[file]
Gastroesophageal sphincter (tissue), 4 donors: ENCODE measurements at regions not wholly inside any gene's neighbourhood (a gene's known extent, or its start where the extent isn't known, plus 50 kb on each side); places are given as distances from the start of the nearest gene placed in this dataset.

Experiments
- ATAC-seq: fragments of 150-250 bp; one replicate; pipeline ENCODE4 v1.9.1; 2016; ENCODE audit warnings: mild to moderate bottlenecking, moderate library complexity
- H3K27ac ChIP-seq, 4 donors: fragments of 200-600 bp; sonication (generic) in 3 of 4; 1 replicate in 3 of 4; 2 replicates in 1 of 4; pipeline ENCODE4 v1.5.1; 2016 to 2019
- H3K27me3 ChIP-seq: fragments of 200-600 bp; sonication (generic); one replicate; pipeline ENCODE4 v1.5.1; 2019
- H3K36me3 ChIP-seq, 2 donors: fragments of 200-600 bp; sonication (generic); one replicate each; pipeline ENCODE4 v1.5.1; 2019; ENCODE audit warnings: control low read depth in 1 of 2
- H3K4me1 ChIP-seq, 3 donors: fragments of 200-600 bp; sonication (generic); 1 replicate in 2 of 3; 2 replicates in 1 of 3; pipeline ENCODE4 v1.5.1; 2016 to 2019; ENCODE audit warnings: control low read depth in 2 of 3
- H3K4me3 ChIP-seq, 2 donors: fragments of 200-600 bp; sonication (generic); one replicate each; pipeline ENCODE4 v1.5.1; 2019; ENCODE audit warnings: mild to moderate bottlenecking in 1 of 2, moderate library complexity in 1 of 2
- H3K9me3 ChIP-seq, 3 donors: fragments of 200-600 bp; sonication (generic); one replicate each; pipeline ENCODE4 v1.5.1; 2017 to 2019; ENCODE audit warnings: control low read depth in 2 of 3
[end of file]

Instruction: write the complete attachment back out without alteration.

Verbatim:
Gastroesophageal sphincter (tissue), 4 donors: ENCODE measurements at regions not wholly inside any gene's neighbourhood (a gene's known extent, or its start where the extent isn't known, plus 50 kb on each side); places are given as distances from the start of the nearest gene placed in this dataset.

Experiments
- ATAC-seq: fragments of 150-250 bp; one replicate; pipeline ENCODE4 v1.9.1; 2016; ENCODE audit warnings: mild to moderate bottlenecking, moderate library complexity
- H3K27ac ChIP-seq, 4 donors: fragments of 200-600 bp; sonication (generic) in 3 of 4; 1 replicate in 3 of 4; 2 replicates in 1 of 4; pipeline ENCODE4 v1.5.1; 2016 to 2019
- H3K27me3 ChIP-seq: fragments of 200-600 bp; sonication (generic); one replicate; pipeline ENCODE4 v1.5.1; 2019
- H3K36me3 ChIP-seq, 2 donors: fragments of 200-600 bp; sonication (generic); one replicate each; pipeline ENCODE4 v1.5.1; 2019; ENCODE audit warnings: control low read depth in 1 of 2
- H3K4me1 ChIP-seq, 3 donors: fragments of 200-600 bp; sonication (generic); 1 replicate in 2 of 3; 2 replicates in 1 of 3; pipeline ENCODE4 v1.5.1; 2016 to 2019; ENCODE audit warnings: control low read depth in 2 of 3
- H3K4me3 ChIP-seq, 2 donors: fragments of 200-600 bp; sonication (generic); one replicate each; pipeline ENCODE4 v1.5.1; 2019; ENCODE audit warnings: mild to moderate bottlenecking in 1 of 2, moderate library complexity in 1 of 2
- H3K9me3 ChIP-seq, 3 donors: fragments of 200-600 bp; sonication (generic); one replicate each; pipeline ENCODE4 v1.5.1; 2017 to 2019; ENCODE audit warnings: control low read depth in 2 of 3